I am interested in behavioral ecology and conservation biology.
I am a senior studying molecular, cellular, and developmental biology. I enjoy working in the molecular lab and getting hands on research experience and learning new lab techniques.
I am a pre-medical student studying biology and business. Two of my interests include learning about the health care field, which I accomplish by volunteering at Lawrence Memorial Hospital, and learning about biological research, which I am able to do by working in the Bever lab.
Abby Neal – email@example.com
Maddie Bessler – firstname.lastname@example.org
Isabelle Ellington – email@example.com
Spencer Rogers – firstname.lastname@example.org
Victoria Hughes – email@example.com
- Collin Bruey, KU University Honors Program, cbruey at ku.edu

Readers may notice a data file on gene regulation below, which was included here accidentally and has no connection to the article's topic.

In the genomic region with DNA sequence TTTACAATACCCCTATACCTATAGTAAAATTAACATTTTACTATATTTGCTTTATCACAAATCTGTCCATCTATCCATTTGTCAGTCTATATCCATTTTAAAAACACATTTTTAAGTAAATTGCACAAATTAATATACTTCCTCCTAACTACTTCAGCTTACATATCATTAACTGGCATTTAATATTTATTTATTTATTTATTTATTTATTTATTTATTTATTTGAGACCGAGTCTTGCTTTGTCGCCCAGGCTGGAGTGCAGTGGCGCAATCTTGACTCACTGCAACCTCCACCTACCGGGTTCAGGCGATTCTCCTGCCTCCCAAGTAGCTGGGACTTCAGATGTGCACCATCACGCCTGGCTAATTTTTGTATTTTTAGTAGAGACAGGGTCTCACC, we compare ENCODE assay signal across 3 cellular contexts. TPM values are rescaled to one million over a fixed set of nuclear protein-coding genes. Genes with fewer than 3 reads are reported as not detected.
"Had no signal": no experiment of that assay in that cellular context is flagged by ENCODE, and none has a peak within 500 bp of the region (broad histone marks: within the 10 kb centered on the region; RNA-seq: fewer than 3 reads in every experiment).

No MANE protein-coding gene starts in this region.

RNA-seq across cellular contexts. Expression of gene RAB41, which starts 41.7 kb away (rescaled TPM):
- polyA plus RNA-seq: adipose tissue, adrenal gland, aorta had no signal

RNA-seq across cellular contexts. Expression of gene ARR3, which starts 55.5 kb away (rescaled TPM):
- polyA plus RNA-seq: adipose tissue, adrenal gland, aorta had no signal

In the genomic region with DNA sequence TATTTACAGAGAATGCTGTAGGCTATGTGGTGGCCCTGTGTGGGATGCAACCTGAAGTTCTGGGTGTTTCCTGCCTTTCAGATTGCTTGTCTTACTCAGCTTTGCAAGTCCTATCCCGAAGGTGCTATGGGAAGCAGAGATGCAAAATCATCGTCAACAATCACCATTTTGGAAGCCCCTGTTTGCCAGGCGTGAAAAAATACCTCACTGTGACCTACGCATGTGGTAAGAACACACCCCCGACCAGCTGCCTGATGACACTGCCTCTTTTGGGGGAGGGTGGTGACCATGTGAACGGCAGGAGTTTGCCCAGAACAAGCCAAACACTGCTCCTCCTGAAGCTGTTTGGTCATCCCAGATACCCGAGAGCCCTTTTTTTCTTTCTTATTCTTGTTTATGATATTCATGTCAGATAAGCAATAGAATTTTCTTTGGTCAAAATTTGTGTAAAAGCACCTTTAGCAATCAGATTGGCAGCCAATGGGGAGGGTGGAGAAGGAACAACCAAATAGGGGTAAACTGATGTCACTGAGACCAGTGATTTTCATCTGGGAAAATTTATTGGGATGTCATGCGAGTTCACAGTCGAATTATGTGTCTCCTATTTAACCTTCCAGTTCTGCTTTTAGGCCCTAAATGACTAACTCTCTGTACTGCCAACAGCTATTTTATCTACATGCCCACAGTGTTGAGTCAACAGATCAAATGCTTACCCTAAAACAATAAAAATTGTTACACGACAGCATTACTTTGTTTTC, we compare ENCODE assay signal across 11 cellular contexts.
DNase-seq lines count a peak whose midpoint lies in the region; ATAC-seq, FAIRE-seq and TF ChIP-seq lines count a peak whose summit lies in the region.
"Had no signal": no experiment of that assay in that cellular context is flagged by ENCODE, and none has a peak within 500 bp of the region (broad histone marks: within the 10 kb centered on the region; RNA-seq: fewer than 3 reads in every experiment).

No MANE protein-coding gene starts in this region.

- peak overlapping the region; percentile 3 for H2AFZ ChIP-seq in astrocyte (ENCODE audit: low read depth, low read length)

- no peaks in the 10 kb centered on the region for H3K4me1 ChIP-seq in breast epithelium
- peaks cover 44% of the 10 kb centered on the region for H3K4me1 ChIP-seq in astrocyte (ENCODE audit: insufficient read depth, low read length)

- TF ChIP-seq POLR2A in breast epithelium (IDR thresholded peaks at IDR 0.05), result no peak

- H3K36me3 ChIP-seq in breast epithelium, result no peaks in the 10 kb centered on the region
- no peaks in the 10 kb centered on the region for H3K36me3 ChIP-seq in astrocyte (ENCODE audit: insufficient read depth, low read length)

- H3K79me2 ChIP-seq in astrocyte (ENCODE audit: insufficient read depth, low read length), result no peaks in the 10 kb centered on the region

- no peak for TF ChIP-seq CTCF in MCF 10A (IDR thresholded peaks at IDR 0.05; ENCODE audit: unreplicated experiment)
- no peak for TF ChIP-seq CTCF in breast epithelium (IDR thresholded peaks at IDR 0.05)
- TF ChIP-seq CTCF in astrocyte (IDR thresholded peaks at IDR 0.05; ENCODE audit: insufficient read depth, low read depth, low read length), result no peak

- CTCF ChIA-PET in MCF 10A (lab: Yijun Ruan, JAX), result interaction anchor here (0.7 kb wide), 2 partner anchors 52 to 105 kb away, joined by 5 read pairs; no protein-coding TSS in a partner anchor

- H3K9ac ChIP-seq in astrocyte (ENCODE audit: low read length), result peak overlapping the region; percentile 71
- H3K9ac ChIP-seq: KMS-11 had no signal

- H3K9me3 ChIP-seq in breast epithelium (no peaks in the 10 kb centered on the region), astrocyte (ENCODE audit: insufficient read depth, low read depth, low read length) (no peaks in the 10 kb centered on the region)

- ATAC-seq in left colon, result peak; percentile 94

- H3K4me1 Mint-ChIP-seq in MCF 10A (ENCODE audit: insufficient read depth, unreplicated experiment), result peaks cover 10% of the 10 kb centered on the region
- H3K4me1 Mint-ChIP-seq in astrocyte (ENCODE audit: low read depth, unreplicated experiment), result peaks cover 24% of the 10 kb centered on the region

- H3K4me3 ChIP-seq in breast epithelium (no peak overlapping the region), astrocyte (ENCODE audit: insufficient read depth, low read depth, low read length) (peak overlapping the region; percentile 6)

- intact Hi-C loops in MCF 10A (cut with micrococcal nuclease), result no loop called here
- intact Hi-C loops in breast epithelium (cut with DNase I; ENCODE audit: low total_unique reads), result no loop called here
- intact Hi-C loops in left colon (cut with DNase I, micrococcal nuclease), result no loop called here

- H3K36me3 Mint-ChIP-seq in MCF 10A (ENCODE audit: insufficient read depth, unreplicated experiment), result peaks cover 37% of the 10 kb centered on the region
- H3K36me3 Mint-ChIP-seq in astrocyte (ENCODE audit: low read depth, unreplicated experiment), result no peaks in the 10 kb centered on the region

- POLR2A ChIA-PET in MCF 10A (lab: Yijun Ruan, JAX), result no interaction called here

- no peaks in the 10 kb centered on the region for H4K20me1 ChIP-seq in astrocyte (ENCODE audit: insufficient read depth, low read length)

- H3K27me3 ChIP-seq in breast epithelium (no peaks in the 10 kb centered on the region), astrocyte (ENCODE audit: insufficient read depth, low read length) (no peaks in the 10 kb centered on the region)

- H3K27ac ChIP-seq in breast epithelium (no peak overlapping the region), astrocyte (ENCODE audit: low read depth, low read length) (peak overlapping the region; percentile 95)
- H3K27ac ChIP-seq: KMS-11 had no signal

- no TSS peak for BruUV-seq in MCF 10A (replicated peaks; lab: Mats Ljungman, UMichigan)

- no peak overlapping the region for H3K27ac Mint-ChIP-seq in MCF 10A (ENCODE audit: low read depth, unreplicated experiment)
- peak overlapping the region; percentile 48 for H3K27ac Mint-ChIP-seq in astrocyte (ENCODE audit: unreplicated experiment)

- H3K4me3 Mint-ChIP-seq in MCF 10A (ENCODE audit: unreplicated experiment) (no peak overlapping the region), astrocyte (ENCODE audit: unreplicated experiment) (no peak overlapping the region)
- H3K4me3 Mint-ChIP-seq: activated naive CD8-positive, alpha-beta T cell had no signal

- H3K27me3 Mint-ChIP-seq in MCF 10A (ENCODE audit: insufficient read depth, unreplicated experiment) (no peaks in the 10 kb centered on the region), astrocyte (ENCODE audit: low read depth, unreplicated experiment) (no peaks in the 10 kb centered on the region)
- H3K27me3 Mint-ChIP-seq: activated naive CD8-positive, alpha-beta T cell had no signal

- Grace Parker, Biology, Pre-Vet graduate track, firstname.lastname@example.org
- Olivia Childress, Environmental Studies major at KU
- Alisa Childress, Environmental Studies
- Zhen Wang, Grassland Research Institute
- Kelly Chesus, Colorado State University, kelly.chesus at ku.edu
- Anne Pringle, University of Wisconsin, apringle2 at wisc.edu
- Kristi Westover, Winthrop University, westoverk at winthrop.edu
- Bala Chaudhary, Depaul University, bala.chaudhary at depaul.edu
- Lidia Yoshida, NSF, lyoshida at nsf.gov
- Anne Hartley, Florida Gulf Coast University, ahartley at fgcu.edu
- Keith Vogelsang, Ivy Tech University, kvogelsang at ivytech.edu
- Alison Bennett, Ohio State University, alison.bennett at hutton.ac.uk
- Janice Alers-Garcia, EPA, alers-garcia.janice at epa.gov